Although the use of insects and arachnids for warfare might seem pretty primitive and unrefined, it continued on into more modern times as well. Notably, World War II showed extensive use of such tactics from all sides of the battle and in many capacities. One of the most notorious uses of insects for war in this era was to use them as disease vectors and as a biological warfare weapon. The Japanese infamously used this to great effect when they dropped plague-infected fleas and cholera-coated flies onto Chinese cities en masse, leading to epidemics that by some estimates killed at least 450,000 people, quite possibly more. The delivery method for the cholera flies were what were called “Yagi Bombs,” consisting of one with houseflies and another with a bacterial mixture that coated the houseflies with disease prior to release, while the fleas were simply sprayed from low-flying airplanes. The Japanese found the use of these insects to be so effective as biological warfare, that they had even planned to use them on the American city of San Diego in 1945, but these plans were ultimately scrapped. Canada and the United States also pursued the use of weaponized, disease-ridden fleas, and indeed Canada apparently had one of the most advanced entomological warfare programs around, also pursuing using mosquitos, fleas, and biting flies as vectors for deadly diseases.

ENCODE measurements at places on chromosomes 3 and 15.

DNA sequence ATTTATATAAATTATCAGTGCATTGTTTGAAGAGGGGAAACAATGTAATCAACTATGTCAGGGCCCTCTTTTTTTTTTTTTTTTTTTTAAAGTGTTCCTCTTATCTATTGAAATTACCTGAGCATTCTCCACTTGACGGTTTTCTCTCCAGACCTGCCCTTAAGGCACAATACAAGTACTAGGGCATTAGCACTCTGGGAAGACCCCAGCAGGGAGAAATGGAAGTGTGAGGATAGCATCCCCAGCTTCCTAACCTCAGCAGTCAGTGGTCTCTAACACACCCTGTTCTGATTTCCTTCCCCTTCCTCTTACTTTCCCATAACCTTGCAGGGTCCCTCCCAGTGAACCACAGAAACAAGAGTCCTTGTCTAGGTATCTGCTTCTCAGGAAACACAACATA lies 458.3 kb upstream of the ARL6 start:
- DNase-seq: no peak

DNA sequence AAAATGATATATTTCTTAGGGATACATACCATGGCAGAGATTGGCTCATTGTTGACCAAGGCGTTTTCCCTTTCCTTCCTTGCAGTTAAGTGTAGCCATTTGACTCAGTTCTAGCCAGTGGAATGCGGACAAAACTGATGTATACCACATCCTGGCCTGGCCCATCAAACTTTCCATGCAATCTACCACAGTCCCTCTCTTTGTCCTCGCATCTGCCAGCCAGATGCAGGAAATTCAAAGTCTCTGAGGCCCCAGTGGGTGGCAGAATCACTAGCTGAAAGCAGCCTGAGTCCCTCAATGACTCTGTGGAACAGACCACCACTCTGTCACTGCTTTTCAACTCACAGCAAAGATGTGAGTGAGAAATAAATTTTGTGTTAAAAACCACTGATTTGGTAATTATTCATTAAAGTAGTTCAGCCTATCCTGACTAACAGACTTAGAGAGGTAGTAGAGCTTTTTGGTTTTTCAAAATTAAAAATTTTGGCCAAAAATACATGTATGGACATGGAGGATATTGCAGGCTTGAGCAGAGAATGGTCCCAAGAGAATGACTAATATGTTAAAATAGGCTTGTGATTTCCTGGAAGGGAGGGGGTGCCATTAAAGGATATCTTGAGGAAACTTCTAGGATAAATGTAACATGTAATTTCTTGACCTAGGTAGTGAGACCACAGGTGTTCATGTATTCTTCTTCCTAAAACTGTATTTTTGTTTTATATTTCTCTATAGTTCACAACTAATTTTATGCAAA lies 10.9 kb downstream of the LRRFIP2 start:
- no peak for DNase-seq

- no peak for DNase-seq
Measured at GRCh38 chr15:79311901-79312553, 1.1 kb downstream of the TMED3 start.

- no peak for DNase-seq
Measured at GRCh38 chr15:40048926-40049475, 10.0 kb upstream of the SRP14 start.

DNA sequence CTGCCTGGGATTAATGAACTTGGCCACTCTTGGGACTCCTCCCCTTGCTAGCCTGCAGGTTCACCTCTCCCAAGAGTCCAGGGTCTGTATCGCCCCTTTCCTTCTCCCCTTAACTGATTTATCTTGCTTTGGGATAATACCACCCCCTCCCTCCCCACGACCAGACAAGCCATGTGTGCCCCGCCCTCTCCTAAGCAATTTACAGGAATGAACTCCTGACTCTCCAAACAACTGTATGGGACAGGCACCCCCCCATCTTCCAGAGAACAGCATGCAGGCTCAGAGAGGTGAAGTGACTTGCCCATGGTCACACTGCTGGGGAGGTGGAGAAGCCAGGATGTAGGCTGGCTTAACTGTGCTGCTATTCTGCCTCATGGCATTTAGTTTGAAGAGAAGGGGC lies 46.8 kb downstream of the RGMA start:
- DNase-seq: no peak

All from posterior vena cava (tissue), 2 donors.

In addition to using insects to spread disease, World War II also saw nations trying to harness them in order to destroy an enemy’s crops. France, Germany, The United Kingdom, and the United States all pursued utilizing the notorious Colorado potato beetle, which can spread rapidly to devour and decimate potato crops and therefore cripple an enemy’s food supply. These countries actively imported the insects and studied them in depth, and although it is unknown if these insects were ever actually used for warfare, Germany was known to have reached the point of large-scale tests, and several outbreaks of potato beetles in Germany and England were blamed on these entomological weapons programs.